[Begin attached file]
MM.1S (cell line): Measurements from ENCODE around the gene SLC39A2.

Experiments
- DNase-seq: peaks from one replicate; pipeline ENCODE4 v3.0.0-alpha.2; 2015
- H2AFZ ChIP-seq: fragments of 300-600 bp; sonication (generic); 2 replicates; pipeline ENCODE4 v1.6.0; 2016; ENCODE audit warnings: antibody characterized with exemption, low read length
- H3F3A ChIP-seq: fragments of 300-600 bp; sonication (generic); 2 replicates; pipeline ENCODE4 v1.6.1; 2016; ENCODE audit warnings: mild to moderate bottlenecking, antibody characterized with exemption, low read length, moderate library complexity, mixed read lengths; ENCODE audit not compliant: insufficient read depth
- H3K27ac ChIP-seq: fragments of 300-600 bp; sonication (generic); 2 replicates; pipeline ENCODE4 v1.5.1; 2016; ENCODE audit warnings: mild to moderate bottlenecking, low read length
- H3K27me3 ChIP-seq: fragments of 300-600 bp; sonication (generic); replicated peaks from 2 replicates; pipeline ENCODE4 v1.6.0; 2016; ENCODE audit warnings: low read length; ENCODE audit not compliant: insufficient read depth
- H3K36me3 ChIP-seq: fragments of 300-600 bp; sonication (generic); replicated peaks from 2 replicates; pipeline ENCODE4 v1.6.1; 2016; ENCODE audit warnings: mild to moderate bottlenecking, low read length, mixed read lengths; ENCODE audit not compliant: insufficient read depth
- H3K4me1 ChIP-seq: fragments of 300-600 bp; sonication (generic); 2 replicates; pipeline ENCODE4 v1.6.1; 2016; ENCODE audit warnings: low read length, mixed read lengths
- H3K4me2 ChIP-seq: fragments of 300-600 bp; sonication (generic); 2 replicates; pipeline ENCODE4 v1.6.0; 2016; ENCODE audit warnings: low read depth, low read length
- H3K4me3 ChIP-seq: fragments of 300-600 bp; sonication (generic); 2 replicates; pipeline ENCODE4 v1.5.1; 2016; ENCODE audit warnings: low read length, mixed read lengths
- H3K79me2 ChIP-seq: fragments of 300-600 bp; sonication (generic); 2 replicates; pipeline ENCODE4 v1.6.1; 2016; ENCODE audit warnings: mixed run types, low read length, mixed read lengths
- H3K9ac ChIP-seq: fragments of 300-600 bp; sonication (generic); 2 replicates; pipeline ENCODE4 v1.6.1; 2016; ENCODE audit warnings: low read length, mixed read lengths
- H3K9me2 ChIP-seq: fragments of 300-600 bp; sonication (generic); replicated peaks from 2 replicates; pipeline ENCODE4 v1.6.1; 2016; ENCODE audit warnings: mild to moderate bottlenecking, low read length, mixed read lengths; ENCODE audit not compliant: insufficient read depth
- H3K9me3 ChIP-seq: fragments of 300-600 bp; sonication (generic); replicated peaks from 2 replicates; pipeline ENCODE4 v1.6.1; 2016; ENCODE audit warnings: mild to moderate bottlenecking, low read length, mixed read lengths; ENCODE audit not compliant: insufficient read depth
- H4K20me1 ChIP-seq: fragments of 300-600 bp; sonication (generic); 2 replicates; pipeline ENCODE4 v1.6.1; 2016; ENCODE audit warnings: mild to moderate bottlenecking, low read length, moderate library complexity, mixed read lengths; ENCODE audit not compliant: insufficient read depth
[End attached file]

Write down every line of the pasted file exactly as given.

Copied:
MM.1S (cell line): Measurements from ENCODE around the gene SLC39A2.

Experiments
- DNase-seq: peaks from one replicate; pipeline ENCODE4 v3.0.0-alpha.2; 2015
- H2AFZ ChIP-seq: fragments of 300-600 bp; sonication (generic); 2 replicates; pipeline ENCODE4 v1.6.0; 2016; ENCODE audit warnings: antibody characterized with exemption, low read length
- H3F3A ChIP-seq: fragments of 300-600 bp; sonication (generic); 2 replicates; pipeline ENCODE4 v1.6.1; 2016; ENCODE audit warnings: mild to moderate bottlenecking, antibody characterized with exemption, low read length, moderate library complexity, mixed read lengths; ENCODE audit not compliant: insufficient read depth
- H3K27ac ChIP-seq: fragments of 300-600 bp; sonication (generic); 2 replicates; pipeline ENCODE4 v1.5.1; 2016; ENCODE audit warnings: mild to moderate bottlenecking, low read length
- H3K27me3 ChIP-seq: fragments of 300-600 bp; sonication (generic); replicated peaks from 2 replicates; pipeline ENCODE4 v1.6.0; 2016; ENCODE audit warnings: low read length; ENCODE audit not compliant: insufficient read depth
- H3K36me3 ChIP-seq: fragments of 300-600 bp; sonication (generic); replicated peaks from 2 replicates; pipeline ENCODE4 v1.6.1; 2016; ENCODE audit warnings: mild to moderate bottlenecking, low read length, mixed read lengths; ENCODE audit not compliant: insufficient read depth
- H3K4me1 ChIP-seq: fragments of 300-600 bp; sonication (generic); 2 replicates; pipeline ENCODE4 v1.6.1; 2016; ENCODE audit warnings: low read length, mixed read lengths
- H3K4me2 ChIP-seq: fragments of 300-600 bp; sonication (generic); 2 replicates; pipeline ENCODE4 v1.6.0; 2016; ENCODE audit warnings: low read depth, low read length
- H3K4me3 ChIP-seq: fragments of 300-600 bp; sonication (generic); 2 replicates; pipeline ENCODE4 v1.5.1; 2016; ENCODE audit warnings: low read length, mixed read lengths
- H3K79me2 ChIP-seq: fragments of 300-600 bp; sonication (generic); 2 replicates; pipeline ENCODE4 v1.6.1; 2016; ENCODE audit warnings: mixed run types, low read length, mixed read lengths
- H3K9ac ChIP-seq: fragments of 300-600 bp; sonication (generic); 2 replicates; pipeline ENCODE4 v1.6.1; 2016; ENCODE audit warnings: low read length, mixed read lengths
- H3K9me2 ChIP-seq: fragments of 300-600 bp; sonication (generic); replicated peaks from 2 replicates; pipeline ENCODE4 v1.6.1; 2016; ENCODE audit warnings: mild to moderate bottlenecking, low read length, mixed read lengths; ENCODE audit not compliant: insufficient read depth
- H3K9me3 ChIP-seq: fragments of 300-600 bp; sonication (generic); replicated peaks from 2 replicates; pipeline ENCODE4 v1.6.1; 2016; ENCODE audit warnings: mild to moderate bottlenecking, low read length, mixed read lengths; ENCODE audit not compliant: insufficient read depth
- H4K20me1 ChIP-seq: fragments of 300-600 bp; sonication (generic); 2 replicates; pipeline ENCODE4 v1.6.1; 2016; ENCODE audit warnings: mild to moderate bottlenecking, low read length, moderate library complexity, mixed read lengths; ENCODE audit not compliant: insufficient read depth